Kate Bolick '95 signs book deal
On Jan. 31, Kate Bolick ’95’s dream—a major six figure deal to publish a book she conceptualized eight years ago, titled, Among the Suitors: Single Women I Have Loved—came true. “I leapt around for 10 days in a fog,” she said. “It’s so exciting!”
The book will be published by Crown, a division of Random House. The book tackles normative conceptions regarding individuality and marriage. However, Bolick did not always know writing this book would be possible.
“Back when I came up with the idea in 2004, I struggled to identify a larger cultural conversation I could engage [with]” she said. “I felt too close to the material,” she added.
Then came what she described as “a stroke of editorial brilliance.” This was an assignment to write an article about the future of dating, family life and marriage for The Atlantic. The result was a booming cover story titled, “All the Single Ladies.”
The assignment has since evolved into a passion for Bolick, who echoes the sentiment of her readers, saying: “I could keep talking about this forever and ever. I feel like I had all of this unpacked energy.”
In the wake of her success and in between numerous TV appearances, Bolick’s story has helped to illuminate a new demographic of young single women grappling with the same issues—a community she couldn’t see in 2004. Their response has been great. “I now feel like I have a legion of little sisters,” she said. “As a big sister, I can write a book for them.”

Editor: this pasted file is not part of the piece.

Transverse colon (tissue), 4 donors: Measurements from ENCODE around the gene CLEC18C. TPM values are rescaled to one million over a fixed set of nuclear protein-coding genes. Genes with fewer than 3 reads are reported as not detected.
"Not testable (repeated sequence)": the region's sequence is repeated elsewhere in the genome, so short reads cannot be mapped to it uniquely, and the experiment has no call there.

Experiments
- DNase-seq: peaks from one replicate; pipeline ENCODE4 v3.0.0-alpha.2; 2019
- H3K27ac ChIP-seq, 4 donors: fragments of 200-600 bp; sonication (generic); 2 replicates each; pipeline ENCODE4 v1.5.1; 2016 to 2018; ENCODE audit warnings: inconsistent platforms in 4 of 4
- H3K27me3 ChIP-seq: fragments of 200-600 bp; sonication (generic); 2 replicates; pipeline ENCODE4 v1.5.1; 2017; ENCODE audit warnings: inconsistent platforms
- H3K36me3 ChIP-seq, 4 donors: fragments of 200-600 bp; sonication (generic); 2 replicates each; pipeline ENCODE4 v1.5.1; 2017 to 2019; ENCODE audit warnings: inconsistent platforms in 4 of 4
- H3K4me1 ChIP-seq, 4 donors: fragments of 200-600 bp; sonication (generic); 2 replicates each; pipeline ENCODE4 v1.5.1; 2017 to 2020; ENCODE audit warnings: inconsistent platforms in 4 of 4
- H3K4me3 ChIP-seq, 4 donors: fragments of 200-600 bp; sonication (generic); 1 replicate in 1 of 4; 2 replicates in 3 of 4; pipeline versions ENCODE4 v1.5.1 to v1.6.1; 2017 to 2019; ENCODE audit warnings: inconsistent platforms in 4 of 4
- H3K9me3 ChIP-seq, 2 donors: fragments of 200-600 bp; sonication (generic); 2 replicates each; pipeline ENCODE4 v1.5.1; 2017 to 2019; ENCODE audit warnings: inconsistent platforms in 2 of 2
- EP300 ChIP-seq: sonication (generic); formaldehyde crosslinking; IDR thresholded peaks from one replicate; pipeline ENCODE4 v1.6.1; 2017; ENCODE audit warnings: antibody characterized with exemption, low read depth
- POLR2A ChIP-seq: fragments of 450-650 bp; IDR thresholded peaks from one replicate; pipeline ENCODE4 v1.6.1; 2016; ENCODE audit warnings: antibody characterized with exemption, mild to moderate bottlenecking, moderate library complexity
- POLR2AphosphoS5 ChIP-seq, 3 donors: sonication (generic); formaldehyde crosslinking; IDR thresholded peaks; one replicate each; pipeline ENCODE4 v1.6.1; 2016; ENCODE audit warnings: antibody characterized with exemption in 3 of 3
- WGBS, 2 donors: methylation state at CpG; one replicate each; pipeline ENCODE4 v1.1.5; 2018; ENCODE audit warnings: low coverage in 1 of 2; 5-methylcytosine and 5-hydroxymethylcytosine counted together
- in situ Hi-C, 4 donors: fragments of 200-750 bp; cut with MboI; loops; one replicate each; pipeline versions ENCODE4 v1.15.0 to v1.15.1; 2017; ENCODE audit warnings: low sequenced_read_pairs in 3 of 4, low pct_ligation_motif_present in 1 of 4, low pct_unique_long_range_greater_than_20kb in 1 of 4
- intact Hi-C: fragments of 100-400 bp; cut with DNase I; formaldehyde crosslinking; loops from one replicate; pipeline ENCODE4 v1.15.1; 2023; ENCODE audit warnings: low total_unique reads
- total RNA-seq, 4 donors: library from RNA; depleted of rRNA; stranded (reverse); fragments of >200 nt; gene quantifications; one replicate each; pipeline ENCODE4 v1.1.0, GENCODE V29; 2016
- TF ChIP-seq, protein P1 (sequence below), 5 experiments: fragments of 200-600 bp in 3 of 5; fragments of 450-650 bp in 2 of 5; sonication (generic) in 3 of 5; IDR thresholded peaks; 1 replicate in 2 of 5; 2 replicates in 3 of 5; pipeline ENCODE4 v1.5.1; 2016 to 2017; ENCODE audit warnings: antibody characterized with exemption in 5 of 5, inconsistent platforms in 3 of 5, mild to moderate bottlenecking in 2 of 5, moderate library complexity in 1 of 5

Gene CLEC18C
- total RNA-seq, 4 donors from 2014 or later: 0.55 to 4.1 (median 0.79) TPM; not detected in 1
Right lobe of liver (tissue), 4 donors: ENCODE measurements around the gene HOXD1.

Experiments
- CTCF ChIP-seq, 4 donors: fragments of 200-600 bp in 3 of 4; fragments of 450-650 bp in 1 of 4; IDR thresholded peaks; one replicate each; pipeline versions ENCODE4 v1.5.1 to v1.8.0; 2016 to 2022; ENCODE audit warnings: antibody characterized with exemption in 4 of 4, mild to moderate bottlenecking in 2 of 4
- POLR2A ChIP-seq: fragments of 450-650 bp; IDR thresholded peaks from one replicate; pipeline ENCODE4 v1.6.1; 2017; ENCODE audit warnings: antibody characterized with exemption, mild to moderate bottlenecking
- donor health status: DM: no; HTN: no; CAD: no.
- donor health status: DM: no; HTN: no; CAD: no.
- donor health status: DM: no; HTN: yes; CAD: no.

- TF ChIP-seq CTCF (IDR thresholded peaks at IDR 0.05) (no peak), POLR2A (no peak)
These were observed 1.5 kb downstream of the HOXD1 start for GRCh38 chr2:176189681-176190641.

Bolick said that, in all these 20-somethings on the brink of who-knows-what with who-knows-who after graduation, wrestling with relationships and expectations, she found revitalization and inspiration for her new work. With their numbers growing alongside the predominance of a gender gap in marriage and awareness of the female ascent relative to men—who have been rapidly declining in income, educational attainment and future employment prospects—Bolick hopes to ride the tide and reach out to a wider audience with her new book. “Crown has a big vision,” she said.
In her book, Bolick hoped to deepen her investigations and involvement in the feminist cause in way she could not with pure journalism. The book will share her own experiences and provide a narrative-driven and intimate approach to the question of what it means to be an individual bobbing through seas of relationships, expectations for marriage and conceptions of independence.
By means of her anecdotal and humanizing identification with the subject matter—as she executed in “All the Single Ladies”—Bolick aims to share more of her life experiences in Among the Suitors and relay “how to shape a life, identify and become the adult you want to be,” she said.
“I want this book to be about being individuals and thinking individually about our lives,” she said, “and not folding into pre-existing templates.”
Bolick herself is a prototype of her own philosophy: a freelancing, single writer who thinks deliberately, creatively and deeply about the world—and her role in its structures—as a woman and an individual.
“We are living in a more undefined period of time and without a roadmap,” she said. An optimist by nature, she does not believe that the flux and movement away from traditional ideals of marriage (brought on by mounting divorce rates and dynamic gender roles within modern families) means that we are all destined to end up singing the blues.
“We can be living our lives in many different ways and need to be comfortable with that new reality,” she said. “Culture is always changing, and we’ve been heading this way for the last 50 years.”
Though Bolick is sure to make clear where she believes our culture is headed in her new book and has set her sights high for the future—working on an adaptation of “All the Single Ladies” for a TV series on Lifetime and touring the country speaking at colleges about women in the workplace, business and marriage—she has never forgotten her roots.
She said, “My American Studies major at Colby taught me how to look at the world, and my studies in poetry gave me a literary sensibility.”